" I'll bet she sank in mid-ocean," he predicted dolefully. Wasn't that just the way with money when you wanted it? So things always went, it seemed, when they needed cash. They had looked forward so eagerly and so long to that fifty thousand francs, and instead they had entertained a dun, a very vulgar and demonstrative dun at that.
Rodney could not pretend he liked such scenes, and said so with some vigor. Even Peale looked a little sympathetic, and forgot to spout his advertising gospel.
It was adding injury to misfortune when a card was presently handed to the President of the 13 Soap Company bearing the name of Ellery Clark. How Rodney hated that fellow! He must admit that Ellery had never done anything to him, but he could not bear him, just the same. He said as much to Peale, whose curiosity, seemed to be aroused:
" Let's have a peek at him," he said.
" Take a good look at him," said Rodney as Miss Burke went after Ellery, " and see what father wanted me to be like. Ellery went into, businessso must I. Ellery loved workso must I."
" But it was only his pride in you," said Mary. " Your father didn't want old John Clark constantly rubbing it in about Ellery's success."
" I didn't want it rubbed into me either," said Rodney.
" Well, this is our chance to impress Ellery," said Peale. "Who knows, too? He may have some money."
" Meanwhile I'll go call up the steamship office, again," said Mary. " Oh, Rodney," she called back, " find out how Ellery's doing in business, will you? "
Rodney watched her as she disappeared, and was brought to presently by Peale.
" You're spoiling that girl she used to be a good business woman. Now, half the time instead of using her brains she sits and looks at you as if you were some marvelous antique work of art."
Rodney laughed, and as a matter of fact liked this teasing. Above all it was delicious to his heart to hear Peale say that Mary was in love with him. He did think Mary was beginning to show a little more love for him lately, despite their troubles, and Peale's testimony made him glad. He looked up quite good-naturedly, only forcing a frown on his face as Ellery Clark came in. Ellery bored him awfully at most times.
The truth is John Clark's Ellery was a real pin-head, and always would be, overdressed in the latest style, affected, aping the English when he remembered to do so, but oftener than not forgetting.
" Hello, Rodney, mind if I come in? " he called out cheerfully.
" I'm very busy today, Mr. Clark," said Rodney coolly.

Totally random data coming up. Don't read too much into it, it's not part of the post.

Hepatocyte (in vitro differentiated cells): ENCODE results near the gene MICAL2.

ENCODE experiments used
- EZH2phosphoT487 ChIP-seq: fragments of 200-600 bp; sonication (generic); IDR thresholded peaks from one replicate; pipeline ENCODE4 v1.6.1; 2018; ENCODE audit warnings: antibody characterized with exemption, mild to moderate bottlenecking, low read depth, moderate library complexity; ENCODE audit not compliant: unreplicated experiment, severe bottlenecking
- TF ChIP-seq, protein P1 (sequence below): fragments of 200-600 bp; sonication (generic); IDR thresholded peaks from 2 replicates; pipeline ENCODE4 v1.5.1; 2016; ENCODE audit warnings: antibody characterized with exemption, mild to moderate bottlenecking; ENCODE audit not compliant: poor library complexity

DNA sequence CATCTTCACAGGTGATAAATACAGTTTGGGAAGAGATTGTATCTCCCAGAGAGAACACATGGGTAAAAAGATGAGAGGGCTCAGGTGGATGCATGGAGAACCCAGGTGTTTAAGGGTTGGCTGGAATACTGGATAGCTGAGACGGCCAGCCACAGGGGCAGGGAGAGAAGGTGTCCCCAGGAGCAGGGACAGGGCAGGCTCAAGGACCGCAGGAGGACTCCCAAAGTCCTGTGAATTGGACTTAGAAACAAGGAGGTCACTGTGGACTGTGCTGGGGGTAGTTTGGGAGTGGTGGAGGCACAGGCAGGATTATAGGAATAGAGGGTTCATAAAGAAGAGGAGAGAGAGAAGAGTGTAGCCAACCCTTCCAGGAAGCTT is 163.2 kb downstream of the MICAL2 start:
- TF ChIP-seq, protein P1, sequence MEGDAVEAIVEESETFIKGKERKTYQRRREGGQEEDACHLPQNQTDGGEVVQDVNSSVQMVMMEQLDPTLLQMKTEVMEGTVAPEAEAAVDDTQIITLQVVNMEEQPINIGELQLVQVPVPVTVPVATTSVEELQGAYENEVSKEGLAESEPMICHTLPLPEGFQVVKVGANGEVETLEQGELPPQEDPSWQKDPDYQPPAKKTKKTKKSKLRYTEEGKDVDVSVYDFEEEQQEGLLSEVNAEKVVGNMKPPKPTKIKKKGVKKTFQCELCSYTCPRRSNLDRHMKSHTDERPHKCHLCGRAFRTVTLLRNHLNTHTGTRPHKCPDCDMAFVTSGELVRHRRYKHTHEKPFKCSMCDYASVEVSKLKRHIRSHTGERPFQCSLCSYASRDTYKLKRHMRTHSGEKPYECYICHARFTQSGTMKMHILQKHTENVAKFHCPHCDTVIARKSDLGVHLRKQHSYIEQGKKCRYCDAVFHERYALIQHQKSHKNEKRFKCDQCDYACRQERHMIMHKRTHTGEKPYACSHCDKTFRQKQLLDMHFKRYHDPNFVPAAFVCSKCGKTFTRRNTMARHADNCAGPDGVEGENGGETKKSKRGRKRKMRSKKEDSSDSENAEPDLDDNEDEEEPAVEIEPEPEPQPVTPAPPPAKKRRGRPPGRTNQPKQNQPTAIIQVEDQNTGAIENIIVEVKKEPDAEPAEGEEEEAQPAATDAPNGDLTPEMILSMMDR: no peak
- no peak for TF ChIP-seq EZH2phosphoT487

" Oh, I suppose you are," Ellery agreed. " Must take a lot of time to get up your advertisements."
Peale pricked up his ears at this.
" You like 'ern? I write 'em. My name's Peale," he rattled off, coming over to Ellery, who, however, looked right through him as if he were empty air. That sort of treatment was lost on Ambrose, who only walked back to his chair, comically rebuffed, and settled down to the role of listener.
" What is it, Mr. Clark?" Rodney went on.
" You see, it's like this, old top," said Ellery. " I've been having rather a time with father lately. Silly old man. Of course with a dad like yours, who's perfectly satisfied with you, you can't understand that."
" No, of course not," said Rodney dryly.
" You see, my old man's out of date," Ellery went on, encouraged. " Insisted on the absurd idea of my going into business --beastly bore."
" But you wanted to, didn't you? " asked Rodney.
" I should say not."
" But I thought you loved work? "
" Work? It's preposterous, except for the lower classes. Men of intelligence go in for the professions. I paint."
" You look it," said Peale, in a half aside.
" I'd heard you were a model son," said Rodney.
At this Ellery opened his eyes and stared.
" Why, that's just what father says about you," he exclaimed. " He says you're a great executive."
" Well, I must admit that business life is very congenial to me," said Rodney, mussing up some papers on his desk and employing his rubber stamp vigorously.
" Oh, I don't consider it a compliment to be a success in business. Think of all the blighters who are," declared Ellery.
" Yes, the bally rotters," Peale interjected, unable to keep still. He had been observing Ellery all this time as if fascinated by this new specimen., Unconsciously he began to mimic him. If Ellery crossed his legs he crossed his. He even took his handkerchief and stuffed it in his cuffs like Ellery.
" Father keeps reminding me of your success every day," said Ellery plaintively; " most irritating. Of course he's sore because I haven't bothered much about business. Oh, I've tackled a thing or two; but luck was against me just didn't happen to work out. Not my fault, you understand."
" I should say not you couldn't be to blame," came from Peale, who must talk.